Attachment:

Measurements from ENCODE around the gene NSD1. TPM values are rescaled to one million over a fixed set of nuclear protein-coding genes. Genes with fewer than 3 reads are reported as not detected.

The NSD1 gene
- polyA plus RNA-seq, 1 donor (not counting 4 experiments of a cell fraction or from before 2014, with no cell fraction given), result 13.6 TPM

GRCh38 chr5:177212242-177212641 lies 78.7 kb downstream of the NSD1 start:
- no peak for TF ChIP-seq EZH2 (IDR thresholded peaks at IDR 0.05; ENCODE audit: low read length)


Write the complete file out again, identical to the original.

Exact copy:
Measurements from ENCODE around the gene NSD1. TPM values are rescaled to one million over a fixed set of nuclear protein-coding genes. Genes with fewer than 3 reads are reported as not detected.

The NSD1 gene
- polyA plus RNA-seq, 1 donor (not counting 4 experiments of a cell fraction or from before 2014, with no cell fraction given), result 13.6 TPM

GRCh38 chr5:177212242-177212641 lies 78.7 kb downstream of the NSD1 start:
- no peak for TF ChIP-seq EZH2 (IDR thresholded peaks at IDR 0.05; ENCODE audit: low read length)